Support 100 years of independent journalism.
The new iPhones will cost more than their rivals, but the tech giant is better prepared for a falling market.
By Oscar Williams
When the first iPhone went on sale in Britain in November 2007 you could buy one for £269; if the price of Apple’s phones had risen in line with inflation over the following 14 years the company’s latest model, the iPhone 13, would have been sold for £367 last autumn.
Instead, it cost nearly twice as much. The iPhone 13 mini started at £679 and the 13 Pro model cost at least £949. Even the cheaper iPhone SE cost £419. This is before the cost of the data services used to connect the phone, and the finance used to pay for it. On the best-selling contract offered by the UK’s biggest mobile network, EE, an iPhone 13, with data and finance, amount to £1,614 over two years. The most expensive iPhone, the 13 Pro Max, can cost as much as £2,792 over two years.
This extraordinary price inflation reflects Apple’s dominance of the premium smartphone market and the degree to which its devices have become embedded in 21st-century life. As pressures on the cost of living undermine people’s disposable incomes, however, analysts are curious as to how Apple will handle the pricing of its latest handsets when it unveils them at an event today (7 September). The Californian tech giant is rumoured to be cutting prices to protect the enormous gains it has made in recent years.
“We see the overall mobile phone market dropping quite substantially this year,” says Ben Wood, chief analyst at the technology research agency CCS Insight. CCS predicts that smartphone shipments will decline by 8 per cent year on year, due to component shortages, continued lockdowns in China, the invasion of Ukraine and the cost-of-living crisis. “But Apple,” Wood adds, “is well positioned to weather the storm better than its rivals.”
This is partly down to economic inequality; even the cheapest new iPhone costs more than ten times as much as the most affordable rival. CCS’s market research suggests that the most affluent 15 to 20 per cent of the population has not been dramatically affected by the cost-of-living crisis, and that these consumers are much more likely to be iPhone buyers. This would also explain at least in part why sales of iPhones held up during the last quarter despite rampant inflation affecting household budgets.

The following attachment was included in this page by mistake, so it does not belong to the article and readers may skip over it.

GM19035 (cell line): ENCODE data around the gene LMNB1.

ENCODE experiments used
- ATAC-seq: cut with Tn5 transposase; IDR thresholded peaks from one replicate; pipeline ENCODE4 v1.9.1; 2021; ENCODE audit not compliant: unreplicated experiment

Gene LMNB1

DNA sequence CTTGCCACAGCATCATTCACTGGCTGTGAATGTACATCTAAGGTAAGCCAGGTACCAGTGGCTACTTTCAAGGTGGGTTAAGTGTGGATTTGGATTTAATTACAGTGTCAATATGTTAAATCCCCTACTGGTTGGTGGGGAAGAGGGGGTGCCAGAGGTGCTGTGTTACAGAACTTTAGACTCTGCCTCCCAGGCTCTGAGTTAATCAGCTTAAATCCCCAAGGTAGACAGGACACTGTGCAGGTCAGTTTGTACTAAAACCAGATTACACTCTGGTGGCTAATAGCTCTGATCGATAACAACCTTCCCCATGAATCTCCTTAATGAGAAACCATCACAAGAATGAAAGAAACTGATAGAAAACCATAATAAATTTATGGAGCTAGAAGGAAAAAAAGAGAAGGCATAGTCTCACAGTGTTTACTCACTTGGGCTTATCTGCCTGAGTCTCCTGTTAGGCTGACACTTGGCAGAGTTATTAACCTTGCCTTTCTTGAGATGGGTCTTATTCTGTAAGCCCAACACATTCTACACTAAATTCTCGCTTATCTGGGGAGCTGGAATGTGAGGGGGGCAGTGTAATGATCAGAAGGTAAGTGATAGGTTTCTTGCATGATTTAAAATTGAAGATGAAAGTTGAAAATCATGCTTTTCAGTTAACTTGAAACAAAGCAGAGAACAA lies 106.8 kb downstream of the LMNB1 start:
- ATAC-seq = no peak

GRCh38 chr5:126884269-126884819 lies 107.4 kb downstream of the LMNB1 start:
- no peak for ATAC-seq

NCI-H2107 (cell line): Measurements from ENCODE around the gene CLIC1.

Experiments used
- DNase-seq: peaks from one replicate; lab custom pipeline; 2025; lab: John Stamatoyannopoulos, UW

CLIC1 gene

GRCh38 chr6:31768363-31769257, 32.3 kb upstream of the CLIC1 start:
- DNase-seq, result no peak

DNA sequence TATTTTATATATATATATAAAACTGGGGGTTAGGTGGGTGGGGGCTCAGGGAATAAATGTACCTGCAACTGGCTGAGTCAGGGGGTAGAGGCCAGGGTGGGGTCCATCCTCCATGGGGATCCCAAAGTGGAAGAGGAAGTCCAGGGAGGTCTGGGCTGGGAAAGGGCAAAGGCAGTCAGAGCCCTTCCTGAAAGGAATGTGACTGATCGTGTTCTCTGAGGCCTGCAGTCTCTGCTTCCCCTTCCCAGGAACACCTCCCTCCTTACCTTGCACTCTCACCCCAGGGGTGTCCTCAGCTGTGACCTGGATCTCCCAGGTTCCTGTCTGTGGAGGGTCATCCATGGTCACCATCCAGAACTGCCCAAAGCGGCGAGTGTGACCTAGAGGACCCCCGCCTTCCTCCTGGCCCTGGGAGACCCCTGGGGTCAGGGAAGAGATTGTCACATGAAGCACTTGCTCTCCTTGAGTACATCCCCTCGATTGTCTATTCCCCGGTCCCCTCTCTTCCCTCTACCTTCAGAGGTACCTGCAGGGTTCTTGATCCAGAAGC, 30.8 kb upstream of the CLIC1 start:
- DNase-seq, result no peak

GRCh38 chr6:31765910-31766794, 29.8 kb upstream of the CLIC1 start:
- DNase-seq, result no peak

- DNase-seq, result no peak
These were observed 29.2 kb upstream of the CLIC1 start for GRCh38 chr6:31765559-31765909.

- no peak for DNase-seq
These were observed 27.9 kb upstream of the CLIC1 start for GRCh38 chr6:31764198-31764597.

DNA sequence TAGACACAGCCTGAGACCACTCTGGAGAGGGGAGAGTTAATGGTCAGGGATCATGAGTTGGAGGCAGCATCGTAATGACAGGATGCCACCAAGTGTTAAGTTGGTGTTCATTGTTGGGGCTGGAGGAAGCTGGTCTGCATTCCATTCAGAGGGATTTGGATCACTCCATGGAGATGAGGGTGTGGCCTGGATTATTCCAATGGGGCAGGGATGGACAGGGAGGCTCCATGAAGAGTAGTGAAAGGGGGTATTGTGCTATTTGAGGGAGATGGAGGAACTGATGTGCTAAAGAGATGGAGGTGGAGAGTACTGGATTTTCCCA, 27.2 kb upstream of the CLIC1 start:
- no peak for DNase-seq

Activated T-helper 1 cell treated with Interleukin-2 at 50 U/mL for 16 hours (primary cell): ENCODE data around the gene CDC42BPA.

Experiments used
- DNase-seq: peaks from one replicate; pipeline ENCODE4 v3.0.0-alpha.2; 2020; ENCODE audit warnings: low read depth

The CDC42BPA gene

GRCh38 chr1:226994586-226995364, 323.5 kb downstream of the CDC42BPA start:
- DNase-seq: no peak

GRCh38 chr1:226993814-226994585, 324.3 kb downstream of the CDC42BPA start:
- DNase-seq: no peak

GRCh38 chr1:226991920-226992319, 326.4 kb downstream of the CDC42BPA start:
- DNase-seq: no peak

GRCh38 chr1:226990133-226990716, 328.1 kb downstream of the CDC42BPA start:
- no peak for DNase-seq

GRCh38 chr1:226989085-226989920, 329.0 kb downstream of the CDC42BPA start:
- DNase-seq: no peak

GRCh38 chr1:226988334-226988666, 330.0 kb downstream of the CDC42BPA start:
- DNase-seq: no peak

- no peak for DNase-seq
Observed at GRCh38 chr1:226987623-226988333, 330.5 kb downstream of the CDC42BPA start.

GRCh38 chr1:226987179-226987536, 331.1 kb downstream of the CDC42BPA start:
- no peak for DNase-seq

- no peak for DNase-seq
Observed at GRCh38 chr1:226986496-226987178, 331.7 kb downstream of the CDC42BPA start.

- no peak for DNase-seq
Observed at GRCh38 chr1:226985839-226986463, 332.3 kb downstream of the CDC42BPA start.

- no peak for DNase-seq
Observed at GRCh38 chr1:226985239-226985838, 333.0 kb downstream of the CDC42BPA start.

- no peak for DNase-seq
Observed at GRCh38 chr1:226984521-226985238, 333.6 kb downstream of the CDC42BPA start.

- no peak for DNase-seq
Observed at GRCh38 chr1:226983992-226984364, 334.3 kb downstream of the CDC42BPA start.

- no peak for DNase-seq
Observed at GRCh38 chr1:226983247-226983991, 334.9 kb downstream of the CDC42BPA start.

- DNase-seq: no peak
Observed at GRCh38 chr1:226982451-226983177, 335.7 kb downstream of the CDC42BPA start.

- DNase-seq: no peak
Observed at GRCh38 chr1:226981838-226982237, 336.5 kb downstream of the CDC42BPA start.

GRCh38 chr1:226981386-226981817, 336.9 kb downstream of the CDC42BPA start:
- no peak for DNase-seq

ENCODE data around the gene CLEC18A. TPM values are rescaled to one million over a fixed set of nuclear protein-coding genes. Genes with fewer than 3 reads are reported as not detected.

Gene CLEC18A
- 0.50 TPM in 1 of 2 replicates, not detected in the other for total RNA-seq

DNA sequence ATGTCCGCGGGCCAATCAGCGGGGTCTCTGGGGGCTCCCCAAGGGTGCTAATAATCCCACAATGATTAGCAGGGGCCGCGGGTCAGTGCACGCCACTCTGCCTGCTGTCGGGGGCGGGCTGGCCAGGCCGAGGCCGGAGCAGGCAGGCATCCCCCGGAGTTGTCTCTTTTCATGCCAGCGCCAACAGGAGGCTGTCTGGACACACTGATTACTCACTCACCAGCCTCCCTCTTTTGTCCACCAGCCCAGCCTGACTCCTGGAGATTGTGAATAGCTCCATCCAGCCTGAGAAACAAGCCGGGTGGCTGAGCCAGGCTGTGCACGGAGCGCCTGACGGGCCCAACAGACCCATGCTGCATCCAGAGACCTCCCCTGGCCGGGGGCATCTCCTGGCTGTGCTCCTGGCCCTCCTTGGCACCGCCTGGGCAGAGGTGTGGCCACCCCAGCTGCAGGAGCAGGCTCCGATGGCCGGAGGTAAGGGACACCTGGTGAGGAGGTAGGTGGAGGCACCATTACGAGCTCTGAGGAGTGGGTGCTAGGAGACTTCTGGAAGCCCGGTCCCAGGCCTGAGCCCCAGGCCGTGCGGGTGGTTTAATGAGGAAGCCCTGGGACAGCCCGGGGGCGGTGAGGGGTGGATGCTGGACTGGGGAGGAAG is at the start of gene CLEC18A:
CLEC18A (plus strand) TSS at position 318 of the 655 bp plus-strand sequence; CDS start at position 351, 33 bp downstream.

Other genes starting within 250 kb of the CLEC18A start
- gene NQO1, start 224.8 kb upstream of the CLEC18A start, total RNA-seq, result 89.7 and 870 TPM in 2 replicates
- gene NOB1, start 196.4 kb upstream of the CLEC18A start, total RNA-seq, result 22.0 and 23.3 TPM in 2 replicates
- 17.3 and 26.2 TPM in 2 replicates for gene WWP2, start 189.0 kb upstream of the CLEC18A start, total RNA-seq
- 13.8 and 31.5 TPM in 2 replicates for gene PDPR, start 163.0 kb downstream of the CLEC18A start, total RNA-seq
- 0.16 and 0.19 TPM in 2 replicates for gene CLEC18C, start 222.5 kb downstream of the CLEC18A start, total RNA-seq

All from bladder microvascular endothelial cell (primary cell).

In the early years of smartphone adoption the “upgrade cycle” lasted less than two years, but the average wait to buy a new model has risen since then. Apple has adapted to this by diversifying its iPhone revenues away from the phone itself and towards the services offered on it. It has developed its iCloud, music, TV, Apple Pay and App Store businesses. While services revenues were slightly lower than expected in the last quarter, analysts at Counterpoint Research believe they could surpass iPhone revenues in 2024, now that Apple’s iOS has become the leading mobile operating system in the US.
“For Apple, the iPhone is a remarkable product,” says Wood. “Most mobile phone manufacturers sell you a phone, take a margin on the transaction and then hope in a few years time you’ll come back and buy another one.” The iPhone, by contrast, is “very, very revenue-generative beyond the initial sale”.
[See also: How Apple became the world’s first $3trn company]
This is one of the reasons Apple can afford to consider cutting the cost of its next smartphone range. It emerged this week that the company was planning to market the iPhone 14 at $50 less than the iPhone 13. Such a move would reduce the number of existing Apple customers who defer their next upgrade, and help to ensure that the trend in wealthier nations from Android to iOS-based smartphones is not diminished by the inflation crisis.
These savings may not be carried through to the UK, however. The value of the pound to the dollar has in recent days reached its lowest level in five years. Wood says that if Apple sold the new iPhone at “a parity rate” that reflected the price of the previous model without taking into account the UK’s changing economic position, “it would be out of kilter to the pricing in other markets”. Given the popularity and portability of the iPhone, this could lead to “a huge outflow of iPhone devices from the UK” as buyers exploit the difference between UK and international prices. The more likely outcome, then, is that iPhones cost more in the UK.
While Apple is expected to outperform the market this year, doing so will not guarantee its success. “In the current climate,” says Wood, “it certainly would be difficult to predict anything other than a flat market, or a declining market, for a market leader like Apple.”
However, as one of the inventors of the iPod told the New Statesman this year, upgrading smartphones less frequently is one way of reducing the environmental consequences of consumerism. Bad news for Apple may ultimately benefit the planet.
[See also: Does the rise of the Metaverse mean the decline of cities?]